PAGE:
Ideas of John Duns Scotus, by Theme

[Scottish, 1266 - 1308, Born at Duns, Scotland. Taught at the University of Paris. Known as 'Doctor Subtilis'.]

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7. Existence / A. Nature of Existence / 8. Criterion for Existence
Are things distinct if they are both separate, or if only one of them can be separate?
8. Modes of Existence / B. Properties / 1. Nature of Properties
Accidents must have formal being, if they are principles of real action, and of mental action and thought
8. Modes of Existence / E. Nominalism / 1. Nominalism / a. Nominalism
If only the singular exists, science is impossible, as that relies on true generalities
If things were singular they would only differ numerically, but horse and tulip differ more than that
9. Objects / A. Existence of Objects / 4. Individuation / a. Individuation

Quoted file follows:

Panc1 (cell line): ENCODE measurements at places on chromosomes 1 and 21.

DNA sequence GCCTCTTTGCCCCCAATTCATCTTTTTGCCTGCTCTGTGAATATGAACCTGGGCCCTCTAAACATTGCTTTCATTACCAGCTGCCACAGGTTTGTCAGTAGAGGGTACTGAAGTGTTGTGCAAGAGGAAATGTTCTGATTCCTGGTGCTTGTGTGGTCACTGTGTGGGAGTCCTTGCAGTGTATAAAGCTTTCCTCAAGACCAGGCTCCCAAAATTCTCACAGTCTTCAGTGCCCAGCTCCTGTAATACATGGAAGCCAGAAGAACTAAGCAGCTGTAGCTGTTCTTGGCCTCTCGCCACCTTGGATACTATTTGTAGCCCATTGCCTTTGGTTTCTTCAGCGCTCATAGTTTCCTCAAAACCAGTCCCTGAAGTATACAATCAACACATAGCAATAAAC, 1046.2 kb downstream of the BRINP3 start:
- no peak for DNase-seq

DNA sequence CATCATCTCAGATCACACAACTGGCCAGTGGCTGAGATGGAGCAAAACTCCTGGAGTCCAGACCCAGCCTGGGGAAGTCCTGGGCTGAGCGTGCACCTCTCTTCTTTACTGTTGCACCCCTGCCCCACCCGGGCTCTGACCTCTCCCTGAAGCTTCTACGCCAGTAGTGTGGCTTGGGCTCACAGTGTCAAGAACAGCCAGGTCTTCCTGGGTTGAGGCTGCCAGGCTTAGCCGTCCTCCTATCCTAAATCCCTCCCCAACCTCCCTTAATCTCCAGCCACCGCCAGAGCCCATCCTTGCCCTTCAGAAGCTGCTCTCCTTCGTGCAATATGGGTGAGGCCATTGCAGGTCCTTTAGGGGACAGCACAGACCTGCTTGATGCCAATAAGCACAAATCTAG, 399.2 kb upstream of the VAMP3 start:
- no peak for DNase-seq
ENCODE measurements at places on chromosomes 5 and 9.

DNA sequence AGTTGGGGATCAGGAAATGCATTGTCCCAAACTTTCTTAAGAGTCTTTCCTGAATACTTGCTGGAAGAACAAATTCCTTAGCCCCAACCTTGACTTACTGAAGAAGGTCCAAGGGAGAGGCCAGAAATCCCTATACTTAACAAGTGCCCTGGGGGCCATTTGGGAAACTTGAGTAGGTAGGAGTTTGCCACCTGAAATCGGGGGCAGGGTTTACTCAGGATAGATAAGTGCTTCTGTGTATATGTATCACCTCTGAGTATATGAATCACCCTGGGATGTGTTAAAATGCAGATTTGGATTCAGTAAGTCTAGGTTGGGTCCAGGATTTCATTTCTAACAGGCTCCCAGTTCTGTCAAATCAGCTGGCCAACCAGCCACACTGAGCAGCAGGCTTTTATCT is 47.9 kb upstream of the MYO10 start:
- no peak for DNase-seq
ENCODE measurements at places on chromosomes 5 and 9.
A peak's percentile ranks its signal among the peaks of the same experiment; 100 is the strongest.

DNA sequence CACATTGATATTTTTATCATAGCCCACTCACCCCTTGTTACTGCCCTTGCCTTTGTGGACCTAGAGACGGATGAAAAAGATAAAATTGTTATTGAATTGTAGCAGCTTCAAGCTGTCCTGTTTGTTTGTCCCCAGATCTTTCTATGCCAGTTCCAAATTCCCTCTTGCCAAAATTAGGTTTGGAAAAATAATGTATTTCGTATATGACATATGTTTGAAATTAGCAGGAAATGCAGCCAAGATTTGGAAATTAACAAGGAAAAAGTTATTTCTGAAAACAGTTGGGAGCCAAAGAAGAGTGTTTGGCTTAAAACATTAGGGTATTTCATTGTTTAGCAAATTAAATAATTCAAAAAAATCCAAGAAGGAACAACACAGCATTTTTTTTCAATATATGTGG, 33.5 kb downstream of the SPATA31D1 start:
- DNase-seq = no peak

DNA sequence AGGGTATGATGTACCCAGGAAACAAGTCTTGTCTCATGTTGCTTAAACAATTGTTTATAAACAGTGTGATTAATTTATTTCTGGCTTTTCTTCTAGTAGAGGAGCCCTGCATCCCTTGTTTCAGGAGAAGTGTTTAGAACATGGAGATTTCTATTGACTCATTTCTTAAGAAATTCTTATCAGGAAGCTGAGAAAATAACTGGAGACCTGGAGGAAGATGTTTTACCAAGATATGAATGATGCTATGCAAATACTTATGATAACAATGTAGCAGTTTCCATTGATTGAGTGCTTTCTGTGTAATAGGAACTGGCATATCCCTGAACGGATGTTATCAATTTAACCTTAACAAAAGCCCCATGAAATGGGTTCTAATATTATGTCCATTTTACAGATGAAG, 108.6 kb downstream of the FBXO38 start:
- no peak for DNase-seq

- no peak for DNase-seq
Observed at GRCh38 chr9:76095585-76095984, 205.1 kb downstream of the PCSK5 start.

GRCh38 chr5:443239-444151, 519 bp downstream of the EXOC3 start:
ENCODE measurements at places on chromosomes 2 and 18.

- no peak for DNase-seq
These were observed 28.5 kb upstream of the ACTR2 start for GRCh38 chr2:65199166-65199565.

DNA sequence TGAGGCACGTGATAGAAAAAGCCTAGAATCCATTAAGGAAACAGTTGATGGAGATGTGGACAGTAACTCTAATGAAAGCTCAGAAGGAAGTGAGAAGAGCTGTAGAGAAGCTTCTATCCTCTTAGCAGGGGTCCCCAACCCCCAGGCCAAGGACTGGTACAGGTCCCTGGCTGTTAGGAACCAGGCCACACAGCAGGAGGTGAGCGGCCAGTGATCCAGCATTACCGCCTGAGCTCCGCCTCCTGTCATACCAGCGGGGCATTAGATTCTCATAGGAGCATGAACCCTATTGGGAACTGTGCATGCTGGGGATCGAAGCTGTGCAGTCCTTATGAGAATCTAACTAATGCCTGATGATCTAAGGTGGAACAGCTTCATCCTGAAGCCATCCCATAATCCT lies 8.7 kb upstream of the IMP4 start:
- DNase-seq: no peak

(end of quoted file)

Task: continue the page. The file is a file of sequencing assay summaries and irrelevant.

We distinguish one thing from another by contradiction, because this is, and that is not
9. Objects / A. Existence of Objects / 4. Individuation / d. Individuation by haecceity
The haecceity is the featureless thing which gives ultimate individuality to a substance
9. Objects / B. Unity of Objects / 1. Unifying an Object / a. Intrinsic unification
'Unity' is a particularly difficult word, because things can have hidden unity
9. Objects / B. Unity of Objects / 1. Unifying an Object / b. Unifying aggregates
It is absurd that there is no difference between a genuinely unified thing, and a mere aggregate
9. Objects / B. Unity of Objects / 2. Substance / a. Substance
Substance is only grasped under the general heading of 'being'
Substance is an intrinsic thing, so parts of substances can't also be intrinsic things
9. Objects / C. Structure of Objects / 2. Hylomorphism / d. Form as unifier
Matter and form give true unity; subject and accident is just unity 'per accidens'
9. Objects / C. Structure of Objects / 8. Parts of Objects / c. Wholes from parts
What prevents a stone from being divided into parts which are still the stone?
9. Objects / F. Identity among Objects / 8. Leibniz's Law
Two things are different if something is true of one and not of the other